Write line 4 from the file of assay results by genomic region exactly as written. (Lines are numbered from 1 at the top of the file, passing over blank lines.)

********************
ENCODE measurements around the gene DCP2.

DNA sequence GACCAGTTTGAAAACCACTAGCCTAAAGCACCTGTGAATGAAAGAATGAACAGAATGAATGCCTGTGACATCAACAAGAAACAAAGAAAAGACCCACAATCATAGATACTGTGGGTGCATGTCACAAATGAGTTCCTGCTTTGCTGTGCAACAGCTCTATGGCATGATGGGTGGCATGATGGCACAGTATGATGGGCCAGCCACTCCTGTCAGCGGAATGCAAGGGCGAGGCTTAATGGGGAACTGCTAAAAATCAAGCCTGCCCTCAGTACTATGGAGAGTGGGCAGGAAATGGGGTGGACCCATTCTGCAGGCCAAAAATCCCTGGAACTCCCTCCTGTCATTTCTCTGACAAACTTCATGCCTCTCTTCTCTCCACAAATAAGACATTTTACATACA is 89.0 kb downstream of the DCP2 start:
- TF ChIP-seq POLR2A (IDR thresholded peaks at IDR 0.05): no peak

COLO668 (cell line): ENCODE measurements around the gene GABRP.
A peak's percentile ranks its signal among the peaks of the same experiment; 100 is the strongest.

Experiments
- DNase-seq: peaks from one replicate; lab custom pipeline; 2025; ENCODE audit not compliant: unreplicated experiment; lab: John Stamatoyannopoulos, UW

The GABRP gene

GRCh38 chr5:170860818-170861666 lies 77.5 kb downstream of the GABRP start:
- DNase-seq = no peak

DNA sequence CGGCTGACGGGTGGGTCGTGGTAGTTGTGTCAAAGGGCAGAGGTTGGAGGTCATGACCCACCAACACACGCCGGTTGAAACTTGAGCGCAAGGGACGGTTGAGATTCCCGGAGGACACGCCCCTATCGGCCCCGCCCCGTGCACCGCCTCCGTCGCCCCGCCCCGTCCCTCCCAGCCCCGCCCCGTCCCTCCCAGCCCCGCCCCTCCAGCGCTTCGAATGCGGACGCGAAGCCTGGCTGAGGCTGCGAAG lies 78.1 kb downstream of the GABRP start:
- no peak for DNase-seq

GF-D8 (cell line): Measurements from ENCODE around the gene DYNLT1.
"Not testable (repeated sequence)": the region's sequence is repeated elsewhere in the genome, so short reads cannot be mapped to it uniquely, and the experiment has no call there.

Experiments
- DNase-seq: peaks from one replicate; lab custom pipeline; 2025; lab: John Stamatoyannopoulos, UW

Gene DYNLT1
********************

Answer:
COLO668 (cell line): ENCODE measurements around the gene GABRP.